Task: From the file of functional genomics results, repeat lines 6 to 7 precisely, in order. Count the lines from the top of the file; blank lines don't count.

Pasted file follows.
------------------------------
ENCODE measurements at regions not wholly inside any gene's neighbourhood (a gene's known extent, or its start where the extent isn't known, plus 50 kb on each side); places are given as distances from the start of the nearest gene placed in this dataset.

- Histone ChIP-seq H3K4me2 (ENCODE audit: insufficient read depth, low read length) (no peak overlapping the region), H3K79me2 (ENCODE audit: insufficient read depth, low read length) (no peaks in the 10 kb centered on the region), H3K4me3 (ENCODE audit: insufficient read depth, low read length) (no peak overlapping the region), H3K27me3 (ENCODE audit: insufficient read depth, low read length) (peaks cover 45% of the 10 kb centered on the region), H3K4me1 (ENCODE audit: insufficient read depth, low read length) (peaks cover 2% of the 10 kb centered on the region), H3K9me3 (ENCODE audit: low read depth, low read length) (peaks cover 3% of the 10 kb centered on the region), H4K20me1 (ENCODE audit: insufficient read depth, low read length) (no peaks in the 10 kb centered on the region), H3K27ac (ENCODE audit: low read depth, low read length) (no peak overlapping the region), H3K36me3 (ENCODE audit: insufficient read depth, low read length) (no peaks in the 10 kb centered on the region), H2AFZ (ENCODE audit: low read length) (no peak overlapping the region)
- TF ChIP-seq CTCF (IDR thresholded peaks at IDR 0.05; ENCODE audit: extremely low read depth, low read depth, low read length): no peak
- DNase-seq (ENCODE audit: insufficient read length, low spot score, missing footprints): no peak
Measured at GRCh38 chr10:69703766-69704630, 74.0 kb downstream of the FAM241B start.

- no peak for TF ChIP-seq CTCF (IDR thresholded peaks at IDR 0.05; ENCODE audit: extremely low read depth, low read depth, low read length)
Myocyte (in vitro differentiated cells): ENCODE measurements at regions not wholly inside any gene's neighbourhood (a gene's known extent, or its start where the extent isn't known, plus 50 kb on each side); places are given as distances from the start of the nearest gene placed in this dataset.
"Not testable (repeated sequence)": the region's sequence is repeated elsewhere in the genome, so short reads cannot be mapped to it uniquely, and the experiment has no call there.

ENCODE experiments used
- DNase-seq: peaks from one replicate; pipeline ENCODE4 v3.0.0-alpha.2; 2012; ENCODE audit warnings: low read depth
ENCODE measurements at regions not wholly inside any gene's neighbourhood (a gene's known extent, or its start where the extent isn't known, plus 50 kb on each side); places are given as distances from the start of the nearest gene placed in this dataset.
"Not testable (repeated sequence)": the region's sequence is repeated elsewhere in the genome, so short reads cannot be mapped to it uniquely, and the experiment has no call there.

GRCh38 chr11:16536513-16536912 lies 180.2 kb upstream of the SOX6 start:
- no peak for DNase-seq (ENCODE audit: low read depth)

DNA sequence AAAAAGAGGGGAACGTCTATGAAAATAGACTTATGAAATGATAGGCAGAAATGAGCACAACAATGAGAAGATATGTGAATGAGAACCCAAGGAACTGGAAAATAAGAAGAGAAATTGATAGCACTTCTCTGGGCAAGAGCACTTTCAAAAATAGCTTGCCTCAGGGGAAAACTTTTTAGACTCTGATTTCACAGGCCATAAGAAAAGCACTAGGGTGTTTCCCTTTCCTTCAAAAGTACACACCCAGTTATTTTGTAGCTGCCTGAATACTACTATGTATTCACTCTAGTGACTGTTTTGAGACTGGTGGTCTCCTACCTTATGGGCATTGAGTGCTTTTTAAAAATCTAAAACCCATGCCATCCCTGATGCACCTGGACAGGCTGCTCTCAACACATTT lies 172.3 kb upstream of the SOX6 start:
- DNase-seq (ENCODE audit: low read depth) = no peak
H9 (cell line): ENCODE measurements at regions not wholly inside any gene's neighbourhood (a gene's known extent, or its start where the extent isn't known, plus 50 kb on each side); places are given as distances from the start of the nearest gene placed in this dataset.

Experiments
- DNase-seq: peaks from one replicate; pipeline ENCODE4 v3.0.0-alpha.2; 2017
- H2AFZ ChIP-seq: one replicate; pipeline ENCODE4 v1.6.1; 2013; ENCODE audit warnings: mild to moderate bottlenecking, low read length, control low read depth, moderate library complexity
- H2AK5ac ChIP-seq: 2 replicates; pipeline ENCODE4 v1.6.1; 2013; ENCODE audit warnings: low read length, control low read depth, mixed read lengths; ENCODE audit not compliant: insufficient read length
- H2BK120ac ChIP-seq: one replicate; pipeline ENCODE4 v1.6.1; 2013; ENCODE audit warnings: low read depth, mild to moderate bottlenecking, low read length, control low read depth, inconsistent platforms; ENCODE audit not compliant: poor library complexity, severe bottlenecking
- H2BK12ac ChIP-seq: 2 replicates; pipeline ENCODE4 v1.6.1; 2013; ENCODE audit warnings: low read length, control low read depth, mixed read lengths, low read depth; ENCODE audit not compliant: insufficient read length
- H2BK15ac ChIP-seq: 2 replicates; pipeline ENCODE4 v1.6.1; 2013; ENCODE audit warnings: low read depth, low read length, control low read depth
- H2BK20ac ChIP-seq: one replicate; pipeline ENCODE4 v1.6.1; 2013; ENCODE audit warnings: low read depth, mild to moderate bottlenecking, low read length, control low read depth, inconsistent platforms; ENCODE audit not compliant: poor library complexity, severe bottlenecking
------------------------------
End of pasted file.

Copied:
- no peak for TF ChIP-seq CTCF (IDR thresholded peaks at IDR 0.05; ENCODE audit: extremely low read depth, low read depth, low read length)
Myocyte (in vitro differentiated cells): ENCODE measurements at regions not wholly inside any gene's neighbourhood (a gene's known extent, or its start where the extent isn't known, plus 50 kb on each side); places are given as distances from the start of the nearest gene placed in this dataset.